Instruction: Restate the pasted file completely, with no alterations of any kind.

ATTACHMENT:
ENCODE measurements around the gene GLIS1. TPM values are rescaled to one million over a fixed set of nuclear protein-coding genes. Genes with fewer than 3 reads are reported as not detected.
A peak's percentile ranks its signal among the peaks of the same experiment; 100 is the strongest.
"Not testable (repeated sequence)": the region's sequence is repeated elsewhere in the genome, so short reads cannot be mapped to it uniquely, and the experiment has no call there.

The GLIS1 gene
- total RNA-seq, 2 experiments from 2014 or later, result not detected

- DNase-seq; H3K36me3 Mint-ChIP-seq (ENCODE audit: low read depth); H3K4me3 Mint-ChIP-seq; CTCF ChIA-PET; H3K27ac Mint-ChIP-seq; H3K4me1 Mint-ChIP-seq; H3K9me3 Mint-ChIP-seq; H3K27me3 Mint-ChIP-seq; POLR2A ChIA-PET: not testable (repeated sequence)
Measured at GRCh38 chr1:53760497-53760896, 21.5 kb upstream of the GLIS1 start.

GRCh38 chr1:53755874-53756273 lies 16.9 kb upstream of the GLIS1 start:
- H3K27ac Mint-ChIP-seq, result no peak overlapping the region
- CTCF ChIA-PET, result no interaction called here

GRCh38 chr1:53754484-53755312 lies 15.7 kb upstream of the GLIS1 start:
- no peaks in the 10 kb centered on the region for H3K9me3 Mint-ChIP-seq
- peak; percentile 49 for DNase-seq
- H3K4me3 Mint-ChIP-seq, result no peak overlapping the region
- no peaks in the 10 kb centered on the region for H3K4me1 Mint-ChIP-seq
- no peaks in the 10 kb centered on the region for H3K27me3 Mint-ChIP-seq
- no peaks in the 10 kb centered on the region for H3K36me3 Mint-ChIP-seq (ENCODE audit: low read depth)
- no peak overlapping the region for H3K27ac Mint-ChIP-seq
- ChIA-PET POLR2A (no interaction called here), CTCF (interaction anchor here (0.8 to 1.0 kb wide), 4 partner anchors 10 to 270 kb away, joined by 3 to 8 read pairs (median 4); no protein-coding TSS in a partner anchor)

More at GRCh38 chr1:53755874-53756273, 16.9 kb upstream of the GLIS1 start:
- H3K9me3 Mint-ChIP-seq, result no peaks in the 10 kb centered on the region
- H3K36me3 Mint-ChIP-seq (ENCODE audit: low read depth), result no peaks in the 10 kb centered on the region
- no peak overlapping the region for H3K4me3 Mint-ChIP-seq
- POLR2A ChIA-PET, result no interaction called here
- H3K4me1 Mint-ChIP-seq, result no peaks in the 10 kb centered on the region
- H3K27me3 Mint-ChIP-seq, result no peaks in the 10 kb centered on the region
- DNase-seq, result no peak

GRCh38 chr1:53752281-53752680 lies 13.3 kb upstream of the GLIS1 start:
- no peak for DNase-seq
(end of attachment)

ENCODE measurements around the gene GLIS1. TPM values are rescaled to one million over a fixed set of nuclear protein-coding genes. Genes with fewer than 3 reads are reported as not detected.
A peak's percentile ranks its signal among the peaks of the same experiment; 100 is the strongest.
"Not testable (repeated sequence)": the region's sequence is repeated elsewhere in the genome, so short reads cannot be mapped to it uniquely, and the experiment has no call there.

The GLIS1 gene
- total RNA-seq, 2 experiments from 2014 or later, result not detected

- DNase-seq; H3K36me3 Mint-ChIP-seq (ENCODE audit: low read depth); H3K4me3 Mint-ChIP-seq; CTCF ChIA-PET; H3K27ac Mint-ChIP-seq; H3K4me1 Mint-ChIP-seq; H3K9me3 Mint-ChIP-seq; H3K27me3 Mint-ChIP-seq; POLR2A ChIA-PET: not testable (repeated sequence)
Measured at GRCh38 chr1:53760497-53760896, 21.5 kb upstream of the GLIS1 start.

GRCh38 chr1:53755874-53756273 lies 16.9 kb upstream of the GLIS1 start:
- H3K27ac Mint-ChIP-seq, result no peak overlapping the region
- CTCF ChIA-PET, result no interaction called here

GRCh38 chr1:53754484-53755312 lies 15.7 kb upstream of the GLIS1 start:
- no peaks in the 10 kb centered on the region for H3K9me3 Mint-ChIP-seq
- peak; percentile 49 for DNase-seq
- H3K4me3 Mint-ChIP-seq, result no peak overlapping the region
- no peaks in the 10 kb centered on the region for H3K4me1 Mint-ChIP-seq
- no peaks in the 10 kb centered on the region for H3K27me3 Mint-ChIP-seq
- no peaks in the 10 kb centered on the region for H3K36me3 Mint-ChIP-seq (ENCODE audit: low read depth)
- no peak overlapping the region for H3K27ac Mint-ChIP-seq
- ChIA-PET POLR2A (no interaction called here), CTCF (interaction anchor here (0.8 to 1.0 kb wide), 4 partner anchors 10 to 270 kb away, joined by 3 to 8 read pairs (median 4); no protein-coding TSS in a partner anchor)

More at GRCh38 chr1:53755874-53756273, 16.9 kb upstream of the GLIS1 start:
- H3K9me3 Mint-ChIP-seq, result no peaks in the 10 kb centered on the region
- H3K36me3 Mint-ChIP-seq (ENCODE audit: low read depth), result no peaks in the 10 kb centered on the region
- no peak overlapping the region for H3K4me3 Mint-ChIP-seq
- POLR2A ChIA-PET, result no interaction called here
- H3K4me1 Mint-ChIP-seq, result no peaks in the 10 kb centered on the region
- H3K27me3 Mint-ChIP-seq, result no peaks in the 10 kb centered on the region
- DNase-seq, result no peak

GRCh38 chr1:53752281-53752680 lies 13.3 kb upstream of the GLIS1 start:
- no peak for DNase-seq